Research shows what keeps business owners awake at night
New research from national business recovery and insolvency firm Jirsch Sutherland reveals cashflow issues – not JobKeeper – is what’s keeping Aussie business owners awake at night. And many businesses are either already exploring insolvency or expect to in the next six months.
The independent survey of over 1,000 business owners/directors identified the key sources of current stress – and just 10% of respondents say JobKeeper ending was their primary concern. However, more than a third (36%) cited cashflow and turnover as the key causes of their stress. West Australian directors are most worried about cashflow while NSW directors are the least worried, the survey showed.
“More businesses fail due to lack of cashflow than due to lack of profit,” says Jirsch Sutherland’s national managing partner Bradd Morelli.
“If you’re a business owner or director who’s experiencing financial stress, it’s more important than ever to assess your current and future cashflow situation and revenue streams, particularly taking into consideration when the government’s ‘life raft’ will no longer be there.”
The survey of businesses, more than half of which have turnover ranging from $1 million to $10 million, showed that over a quarter of businesses expect to explore reconstruction or insolvency in the next six months despite benefitting from JobKeeper and other government stimulus measures.
Another quarter did not claim payments but are also likely to explore ways to restructure or wind down their business. One in five took advantage of the measures and don’t expect to restructure or explore insolvency once they end. Overall, Queensland respondents were most positive, with more than 57% saying they’re unlikely to explore restructuring or insolvency in the next 3-6 months.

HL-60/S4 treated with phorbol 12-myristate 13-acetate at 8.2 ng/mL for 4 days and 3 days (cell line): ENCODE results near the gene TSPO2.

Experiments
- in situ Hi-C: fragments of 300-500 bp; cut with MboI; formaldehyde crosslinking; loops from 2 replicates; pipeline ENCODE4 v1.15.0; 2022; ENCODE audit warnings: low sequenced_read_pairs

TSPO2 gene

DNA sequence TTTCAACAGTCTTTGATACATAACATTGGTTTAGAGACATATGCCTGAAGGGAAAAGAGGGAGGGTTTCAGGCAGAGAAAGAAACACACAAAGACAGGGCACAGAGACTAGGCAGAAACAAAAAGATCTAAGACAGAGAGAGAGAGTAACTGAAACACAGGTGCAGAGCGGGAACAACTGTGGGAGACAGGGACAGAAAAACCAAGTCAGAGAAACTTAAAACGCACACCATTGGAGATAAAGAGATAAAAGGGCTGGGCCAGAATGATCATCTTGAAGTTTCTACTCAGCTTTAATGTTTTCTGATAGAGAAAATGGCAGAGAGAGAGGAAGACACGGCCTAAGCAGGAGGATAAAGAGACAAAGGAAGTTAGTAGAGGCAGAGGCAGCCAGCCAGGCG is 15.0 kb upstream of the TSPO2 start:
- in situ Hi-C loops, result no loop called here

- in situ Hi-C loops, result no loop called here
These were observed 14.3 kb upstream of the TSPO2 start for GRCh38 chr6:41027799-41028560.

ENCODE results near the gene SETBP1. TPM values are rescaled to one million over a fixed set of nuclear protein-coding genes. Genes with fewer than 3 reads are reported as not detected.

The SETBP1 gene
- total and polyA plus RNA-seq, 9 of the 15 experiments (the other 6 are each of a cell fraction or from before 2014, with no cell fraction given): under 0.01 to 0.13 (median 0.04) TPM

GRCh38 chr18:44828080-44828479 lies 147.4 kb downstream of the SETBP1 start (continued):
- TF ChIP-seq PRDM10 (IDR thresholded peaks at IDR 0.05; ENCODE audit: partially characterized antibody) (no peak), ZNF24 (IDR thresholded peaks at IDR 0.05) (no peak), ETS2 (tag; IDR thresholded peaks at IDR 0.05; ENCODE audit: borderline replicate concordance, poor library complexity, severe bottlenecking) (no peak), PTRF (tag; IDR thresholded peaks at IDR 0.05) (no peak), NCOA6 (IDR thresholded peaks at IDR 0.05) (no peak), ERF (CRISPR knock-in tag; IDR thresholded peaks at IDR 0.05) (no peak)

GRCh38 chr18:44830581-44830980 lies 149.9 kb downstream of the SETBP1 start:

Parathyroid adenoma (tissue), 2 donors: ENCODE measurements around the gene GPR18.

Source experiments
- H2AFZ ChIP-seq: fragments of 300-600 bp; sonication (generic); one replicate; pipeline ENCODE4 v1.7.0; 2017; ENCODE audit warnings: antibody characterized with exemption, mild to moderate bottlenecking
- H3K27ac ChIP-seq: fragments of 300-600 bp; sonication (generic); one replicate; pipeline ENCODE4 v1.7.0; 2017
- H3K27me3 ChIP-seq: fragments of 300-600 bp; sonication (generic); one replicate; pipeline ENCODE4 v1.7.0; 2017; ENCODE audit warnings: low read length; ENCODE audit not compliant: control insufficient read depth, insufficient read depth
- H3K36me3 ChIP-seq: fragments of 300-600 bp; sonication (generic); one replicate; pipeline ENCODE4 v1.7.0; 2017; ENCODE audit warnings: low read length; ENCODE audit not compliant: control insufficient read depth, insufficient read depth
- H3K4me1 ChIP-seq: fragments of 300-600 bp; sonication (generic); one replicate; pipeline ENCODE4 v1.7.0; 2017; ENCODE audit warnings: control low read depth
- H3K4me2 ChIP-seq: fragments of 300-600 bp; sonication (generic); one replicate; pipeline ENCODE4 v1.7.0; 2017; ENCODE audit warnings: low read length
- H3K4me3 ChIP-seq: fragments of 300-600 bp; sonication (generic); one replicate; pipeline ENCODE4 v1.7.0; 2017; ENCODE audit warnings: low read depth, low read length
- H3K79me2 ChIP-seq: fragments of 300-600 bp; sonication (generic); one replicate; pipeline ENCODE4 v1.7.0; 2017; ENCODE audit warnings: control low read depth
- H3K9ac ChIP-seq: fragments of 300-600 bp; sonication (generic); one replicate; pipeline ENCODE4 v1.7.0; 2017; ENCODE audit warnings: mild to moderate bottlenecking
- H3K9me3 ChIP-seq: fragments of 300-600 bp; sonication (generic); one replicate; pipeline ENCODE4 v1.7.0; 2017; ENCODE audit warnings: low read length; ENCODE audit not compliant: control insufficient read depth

“JobKeeper and measures such as the ATO’s cash-boost scheme have certainly made a difference to the medium-term viability of these 20 per cent of businesses,” says Bradd. “That’s great news but it’s still a good idea that they continue to assess their businesses and plan, both for current conditions and the long term.”
And with over half of respondents experiencing hardship and currently exploring or expecting to look at restructuring or insolvency options in the next six months, where are they turning to for information? One-third will ask their accountant for a recommendation while over a third (34 per cent) will turn to Google.
“If you’re under financial pressure, it’s crucial to speak with a trusted adviser rather than rely on a search engine,” says Bradd.
“Insolvency procedures and restructures can be complex and stressful, and it’s important to appoint a practitioner that is a right fit for your business, takes the time to understand your business’s unique issues and recommends a solution that achieves the best-possible outcome.
“It’s also crucial for company directors to be aware of their responsibilities. While it might not be your fault that your business is in trouble it is your responsibility. It’s your responsibility to gather all the available information to them make an informed decision – no matter what situation the business is facing.”